Last week Thabiti Anyabwile, writing an article for the Gospel Coalition, called for Christians to reclaim their “gag reflex” when it came to same-sex activity. He was apparently oblivious as to how this claim favors heterosexual activity by drawing his lines the way he did. No mention was made of having the same reaction for the production of children out of wedlock or any of the other sinful things which heterosexuals can get up to. No, his line implicitly defines one form of sin as icky and another as not-icky. In fact, treating same-sex activity on its own, segregated from other sexual issues, isolates it from other sins and makes it seem somehow “worse” because of where we are drawing our lines. Sure, our kids might be shacking up, but at least they’re not doing something icky, right? This is not at all to say that Anyabwile wouldn’t stand up against heterosexual activity outside of marriage, of course, simply that the very frame of his argument turns one of these things into a “super-sin” and tends to normalize the other.
Now, it is certainly true that Leviticus 18:22 calls same-sex activity an “abomination,” and the Hebrew word here (toaybaw) means “moral disgust.” But this got me thinking about what else the Bible calls an abomination. It turns out that there are a lot of things that are “morally disgusting” to God in just the same way as same-sex activity which we don’t consider morally disgusting at all. Witchcraft, for instance, is equally as repugnant (Deut. 18:10-12). Most interesting to me is that economic injustice is said to be an “abomination,” or “morally disgusting” to God (Deut. 25:13-16; Prov. 11:1; 20:10). Do we feel that same “gag reflex” when banks and giant corporations lie and cheat their employees, exploit poverty-stricken third-world nations, and abuse their workers? The devious or crafty person is also morally disgusting to God (Prov. 3:32). Israel’s worship is an abomination when they have abused the poor and needy among them (Isa. 1:13). Are we equally outraged when the Church contributes to such oppression? Do we find our nostrils filled with revulsion when we see the Church worship while contributing to oppression?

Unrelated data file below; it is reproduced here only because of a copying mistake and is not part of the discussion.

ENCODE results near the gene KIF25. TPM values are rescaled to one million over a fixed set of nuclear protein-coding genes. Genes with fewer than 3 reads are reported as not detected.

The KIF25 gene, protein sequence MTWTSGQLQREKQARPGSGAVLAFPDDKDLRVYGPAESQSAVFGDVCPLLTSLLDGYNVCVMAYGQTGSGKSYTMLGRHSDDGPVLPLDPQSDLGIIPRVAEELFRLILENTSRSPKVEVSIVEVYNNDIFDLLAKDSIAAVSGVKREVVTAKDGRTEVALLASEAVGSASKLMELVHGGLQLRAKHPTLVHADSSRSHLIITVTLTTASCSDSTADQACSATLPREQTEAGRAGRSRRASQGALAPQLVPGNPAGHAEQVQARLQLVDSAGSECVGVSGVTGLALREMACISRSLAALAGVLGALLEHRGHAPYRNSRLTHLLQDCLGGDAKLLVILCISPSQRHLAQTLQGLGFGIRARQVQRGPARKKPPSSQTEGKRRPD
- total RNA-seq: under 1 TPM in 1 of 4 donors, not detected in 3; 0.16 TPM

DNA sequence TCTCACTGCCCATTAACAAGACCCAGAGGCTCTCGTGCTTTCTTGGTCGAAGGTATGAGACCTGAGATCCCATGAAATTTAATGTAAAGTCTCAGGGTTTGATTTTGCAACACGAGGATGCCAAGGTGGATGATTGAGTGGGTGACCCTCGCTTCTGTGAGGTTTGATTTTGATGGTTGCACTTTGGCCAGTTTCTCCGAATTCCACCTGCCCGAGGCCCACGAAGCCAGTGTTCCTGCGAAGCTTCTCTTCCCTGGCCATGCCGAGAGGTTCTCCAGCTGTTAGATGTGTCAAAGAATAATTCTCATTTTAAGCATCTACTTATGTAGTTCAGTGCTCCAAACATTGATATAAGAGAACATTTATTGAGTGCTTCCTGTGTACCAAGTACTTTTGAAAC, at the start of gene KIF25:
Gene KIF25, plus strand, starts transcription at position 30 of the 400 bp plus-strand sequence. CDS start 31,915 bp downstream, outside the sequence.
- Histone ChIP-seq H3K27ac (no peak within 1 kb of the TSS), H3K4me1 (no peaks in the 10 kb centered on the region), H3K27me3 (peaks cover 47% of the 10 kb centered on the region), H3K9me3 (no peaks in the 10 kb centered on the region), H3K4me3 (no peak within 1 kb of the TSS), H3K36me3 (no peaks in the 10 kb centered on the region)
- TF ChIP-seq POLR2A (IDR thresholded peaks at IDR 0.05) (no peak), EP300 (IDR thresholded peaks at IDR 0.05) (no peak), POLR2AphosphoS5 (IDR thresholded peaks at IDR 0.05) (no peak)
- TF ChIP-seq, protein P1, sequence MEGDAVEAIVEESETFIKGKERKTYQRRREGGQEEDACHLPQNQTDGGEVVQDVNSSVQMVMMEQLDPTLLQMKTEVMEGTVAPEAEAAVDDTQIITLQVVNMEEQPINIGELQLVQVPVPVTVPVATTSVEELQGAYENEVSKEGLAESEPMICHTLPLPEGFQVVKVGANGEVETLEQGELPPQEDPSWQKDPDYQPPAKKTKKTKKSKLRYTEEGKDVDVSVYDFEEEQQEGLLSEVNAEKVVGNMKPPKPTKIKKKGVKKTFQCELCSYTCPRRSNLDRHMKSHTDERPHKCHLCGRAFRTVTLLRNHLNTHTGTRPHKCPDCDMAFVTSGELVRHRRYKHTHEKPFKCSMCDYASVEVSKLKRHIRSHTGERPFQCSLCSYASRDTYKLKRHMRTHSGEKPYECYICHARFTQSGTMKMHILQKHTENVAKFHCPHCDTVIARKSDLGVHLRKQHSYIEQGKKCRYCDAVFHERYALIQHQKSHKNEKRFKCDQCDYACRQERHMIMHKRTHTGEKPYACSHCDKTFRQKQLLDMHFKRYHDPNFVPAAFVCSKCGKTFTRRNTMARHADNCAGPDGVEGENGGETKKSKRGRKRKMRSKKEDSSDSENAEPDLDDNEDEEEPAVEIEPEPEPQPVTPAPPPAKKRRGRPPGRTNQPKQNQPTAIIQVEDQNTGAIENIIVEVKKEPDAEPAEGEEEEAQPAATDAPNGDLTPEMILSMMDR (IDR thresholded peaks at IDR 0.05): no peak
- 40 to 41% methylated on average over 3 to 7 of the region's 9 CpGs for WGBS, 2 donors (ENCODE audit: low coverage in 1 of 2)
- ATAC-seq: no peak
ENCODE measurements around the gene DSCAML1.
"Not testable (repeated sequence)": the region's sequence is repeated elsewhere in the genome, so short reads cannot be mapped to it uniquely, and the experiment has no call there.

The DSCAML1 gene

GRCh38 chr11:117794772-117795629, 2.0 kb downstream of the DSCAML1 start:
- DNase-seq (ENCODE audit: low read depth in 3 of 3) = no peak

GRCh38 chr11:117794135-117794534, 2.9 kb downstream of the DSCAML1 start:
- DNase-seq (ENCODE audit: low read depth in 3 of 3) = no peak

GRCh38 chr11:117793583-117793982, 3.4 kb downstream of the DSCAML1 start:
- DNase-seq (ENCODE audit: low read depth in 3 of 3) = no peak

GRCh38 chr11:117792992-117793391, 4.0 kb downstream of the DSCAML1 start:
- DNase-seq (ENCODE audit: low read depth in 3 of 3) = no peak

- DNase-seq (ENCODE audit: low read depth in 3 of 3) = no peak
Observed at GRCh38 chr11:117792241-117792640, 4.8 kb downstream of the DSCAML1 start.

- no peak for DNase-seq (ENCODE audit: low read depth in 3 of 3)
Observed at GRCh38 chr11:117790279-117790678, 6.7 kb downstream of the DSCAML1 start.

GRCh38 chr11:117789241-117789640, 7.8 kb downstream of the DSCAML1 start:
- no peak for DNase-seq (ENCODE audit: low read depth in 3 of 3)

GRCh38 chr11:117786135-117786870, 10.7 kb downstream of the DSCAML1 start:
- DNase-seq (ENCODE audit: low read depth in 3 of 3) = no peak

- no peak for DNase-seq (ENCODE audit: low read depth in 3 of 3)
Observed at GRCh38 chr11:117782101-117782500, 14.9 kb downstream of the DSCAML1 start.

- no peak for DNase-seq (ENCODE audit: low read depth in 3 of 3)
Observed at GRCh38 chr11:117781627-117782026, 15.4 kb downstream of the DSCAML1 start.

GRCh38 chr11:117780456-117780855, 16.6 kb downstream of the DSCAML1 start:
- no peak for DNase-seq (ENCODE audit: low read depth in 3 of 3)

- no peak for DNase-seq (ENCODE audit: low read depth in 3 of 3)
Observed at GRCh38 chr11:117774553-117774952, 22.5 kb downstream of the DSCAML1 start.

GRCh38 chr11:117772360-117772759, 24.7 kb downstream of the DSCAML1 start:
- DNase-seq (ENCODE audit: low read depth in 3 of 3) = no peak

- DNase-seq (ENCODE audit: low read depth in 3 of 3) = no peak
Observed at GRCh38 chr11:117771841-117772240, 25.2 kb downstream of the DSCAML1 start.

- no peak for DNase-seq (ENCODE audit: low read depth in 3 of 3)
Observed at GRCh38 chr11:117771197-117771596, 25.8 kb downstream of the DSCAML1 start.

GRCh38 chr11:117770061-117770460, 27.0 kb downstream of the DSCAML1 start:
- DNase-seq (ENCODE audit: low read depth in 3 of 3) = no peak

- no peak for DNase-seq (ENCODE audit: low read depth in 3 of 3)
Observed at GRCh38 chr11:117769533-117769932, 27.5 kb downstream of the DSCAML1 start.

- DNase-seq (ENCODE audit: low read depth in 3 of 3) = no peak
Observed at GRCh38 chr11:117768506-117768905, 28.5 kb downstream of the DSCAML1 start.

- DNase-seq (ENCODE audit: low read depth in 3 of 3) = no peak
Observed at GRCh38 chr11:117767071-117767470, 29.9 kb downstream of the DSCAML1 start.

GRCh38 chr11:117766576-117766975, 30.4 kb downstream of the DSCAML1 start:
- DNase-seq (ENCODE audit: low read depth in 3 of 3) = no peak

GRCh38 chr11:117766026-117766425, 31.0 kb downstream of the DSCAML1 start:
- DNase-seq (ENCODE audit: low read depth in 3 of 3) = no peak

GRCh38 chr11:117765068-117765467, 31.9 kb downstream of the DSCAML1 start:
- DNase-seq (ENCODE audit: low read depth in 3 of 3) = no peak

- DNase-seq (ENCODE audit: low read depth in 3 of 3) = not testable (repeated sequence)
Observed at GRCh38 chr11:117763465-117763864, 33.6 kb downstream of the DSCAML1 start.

What this seems to tell me is that the “moral disgust” which is referred to in Scripture is not the same as our internal “gag reflex.” There is no universal “yuck factor” regarding the oppression of the needy and poor, nor for deviousness or craftiness. Most of the abominations, such as idol worship, are learned. They are cultural, not innate, feelings. The native american cultures who performed same-sex activity on younger men as part of their initiation to the warrior class had no innate moral qualms about it; in fact, they saw it as injecting masculinity into the young men.
What is more, Jonathan Merritt has a great article in response to Anyabwile’s post, in which he points out that Jesus had no problem with hanging out with morally disgusting sinners. Zacchaeus, for example, practiced economic injustice by cheating people out of their money – which is an abomination to God, morally disgusting. Yet, Jesus did not remain at a distance to him until he got his life together, but went to him while he was yet morally disgusting and sat at table with him. Jesus is the greatest illustration how problematic the conservative approach to same-sex activity is. Do we imagine Jesus would respond to those who practice same-sex activity by holding His nose and saying, “Eww, that’s so icky?” Or do we imagine that He would be eating and drinking with them while they were yet in their sin?
It is a question that really answers itself.